Kresge headed back to neighborhoods with $1.5M

Neal Rubin
The Detroit News
Graem Whyte’s white geometric sculpture is among several in the backyard of Popps Emporium.

The $55,000 check that Graem Whyte's nonprofit collected from the Kresge Foundation last May bought him time — and it didn't have to cover Advil.

The next round of applications for the Kresge Innovative Projects: Detroit (KIPD) program that helped Whyte opens Tuesday, with a new, streamlined process in place to claim a piece of a $1.5 million fund.

Pain relievers remain optional, and the goal remains the same: to help restore neighborhoods in a city where the money and attention tend to flow to two or three fortunate ZIP Codes.

Whyte and his wife, painter Faina Lerman, operate an art-focused community organization called Popps Packing on the Detroit-Hamtramck border. Their emphasis since receiving their grant in late May has been the restoration of a century-old storefront and attached house they call Popps Emporium.

A Kresge grant helped turn a battered house on the Detroit/Hamtramck border into the Popps Emporium (pictured), which remains a work in progress.

It now has a new roof, so the artists who mount exhibits in the storefront don't have to incorporate leaks into their creative vision. A redesigned facade. A garage-sized building out back that will become a neighborhood tool library. And: three floors of drywall that would have taken Whyte at least a month to hang, but a professional finished in a week.

"Before the grants," Whyte said, "I did 90 percent of everything."

With Kresge's money, plus $30,000 in crowdfunding with a match from the Michigan Economic Development Corp., the sculptor has been able to focus on the big picture.

The old social club in the basement, with the bar and the 1890s pump organ ... Who can use it, and when? The community space upstairs, with the new hardwood floors, the computer for poorer neighbors who don't have their own, and the library of do-it-yourself books for all the other local rehabbers ... What hours should it stay open?

For Kresge, those sorts of questions are part of the answer for how to fix Detroit.

KIPD began with a $5 million pilot phase from 2015-17. The relaunch in May committed $6 million across three years, plus an annual pool of $500,000 to help with technical support and networking.

Applications for the next round are due by Feb. 5 and will require only a one- or two-page proposal and a budget submitted at, according to Wendy Lewis Jackson, the managing director for Detroit programs. Or, she said, organizations can simply submit a video.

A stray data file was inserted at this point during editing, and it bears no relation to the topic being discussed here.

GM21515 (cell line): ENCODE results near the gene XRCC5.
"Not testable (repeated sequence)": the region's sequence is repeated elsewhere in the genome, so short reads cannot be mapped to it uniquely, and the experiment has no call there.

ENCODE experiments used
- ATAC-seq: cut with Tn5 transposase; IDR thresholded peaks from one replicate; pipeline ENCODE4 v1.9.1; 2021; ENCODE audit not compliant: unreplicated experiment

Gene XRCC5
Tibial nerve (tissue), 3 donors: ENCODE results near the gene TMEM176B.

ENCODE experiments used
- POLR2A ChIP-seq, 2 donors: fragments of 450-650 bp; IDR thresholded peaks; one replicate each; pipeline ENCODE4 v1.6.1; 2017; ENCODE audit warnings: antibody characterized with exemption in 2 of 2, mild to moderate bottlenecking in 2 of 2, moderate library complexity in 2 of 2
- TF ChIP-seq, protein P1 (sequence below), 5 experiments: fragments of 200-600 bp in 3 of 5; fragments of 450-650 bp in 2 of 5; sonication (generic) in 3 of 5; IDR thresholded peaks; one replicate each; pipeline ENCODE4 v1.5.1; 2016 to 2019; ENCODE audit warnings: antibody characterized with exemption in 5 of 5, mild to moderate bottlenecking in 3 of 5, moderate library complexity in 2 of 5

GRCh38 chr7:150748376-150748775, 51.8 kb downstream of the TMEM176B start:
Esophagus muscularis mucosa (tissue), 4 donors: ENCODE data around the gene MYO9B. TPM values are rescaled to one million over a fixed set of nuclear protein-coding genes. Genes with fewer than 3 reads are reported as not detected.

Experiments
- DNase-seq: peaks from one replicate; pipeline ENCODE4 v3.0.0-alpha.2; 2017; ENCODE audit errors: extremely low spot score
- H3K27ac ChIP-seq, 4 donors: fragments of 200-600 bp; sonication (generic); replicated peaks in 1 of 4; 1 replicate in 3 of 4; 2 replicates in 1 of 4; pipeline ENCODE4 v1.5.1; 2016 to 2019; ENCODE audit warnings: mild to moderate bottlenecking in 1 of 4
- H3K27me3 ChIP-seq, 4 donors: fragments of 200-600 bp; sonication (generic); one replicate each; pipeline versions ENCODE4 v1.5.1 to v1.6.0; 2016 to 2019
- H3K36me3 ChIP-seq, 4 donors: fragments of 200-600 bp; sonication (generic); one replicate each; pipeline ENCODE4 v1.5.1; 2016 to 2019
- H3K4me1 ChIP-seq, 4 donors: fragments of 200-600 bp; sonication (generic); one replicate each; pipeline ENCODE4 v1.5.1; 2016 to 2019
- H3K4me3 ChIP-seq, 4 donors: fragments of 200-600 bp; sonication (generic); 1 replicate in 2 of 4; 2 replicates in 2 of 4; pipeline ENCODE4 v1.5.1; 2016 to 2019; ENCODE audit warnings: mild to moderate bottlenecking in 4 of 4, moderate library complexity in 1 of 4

"Particularly for smaller organizations, neighborhoods don't always have access to technology," she explained, but everyone has a phone.

Grants will be issued in three categories: Up to $35,000 for planning, up to $150,000 for combined planning and implementation, and up to $150,000 for implementation.

Including the pilot phase, Jackson said, more than 70 KIPD projects have been underwritten, "and considering these are neighborhoods that haven't had this kind of influx of resources, we've been very pleased with the results."

Eighteen projects were approved in the round that included Popps Emporium, with completion deadlines of 18 to 24 months.

Seven months in, progress is as varied as the projects themselves.

In southwest Detroit, equipped with $150,000 from Kresge, Garage Cultural's mission is a cooperative workspace and coffee bar in a warehouse that already contains an arts and cultural center.

"We've been moving forward on the project," co-director Amelia Duran said. "We're working to finalize architectural plans."

At 5021 Tireman on the west side, meanwhile, the Detroit Sound Conservancy started with a $35,000 planning grant and wound up with a home.

The home is a wreck, conceded director Carleton Gholz, but it's also a dream: the historic Blue Bird Inn, where jazz greats like John Coltrane, Miles Davis and Art Blakey made music and history.

The initial goal was to figure out what, if anything, could be done with the shell of the Blue Bird. "Everything that's happened to Detroit," Gholz said succinctly, "has happened to this building."

Then the city sorted out the convoluted title to the property and put it on the market, and for less than a third of its Kresge grant, the conservancy pounced.

The organization has big plans for the little club in the middle of a once-thriving block. It'll be a headquarters, a historical site and a hopping place to hear music — assuming the music preservation group can find some money.

"For the kind of work we're trying to do in that neighborhood," Gholz said, "somebody's got to believe."

He's thinking reverently of Kresge, and the door to the teller's cage is open.

Twitter: @nealrubin_dn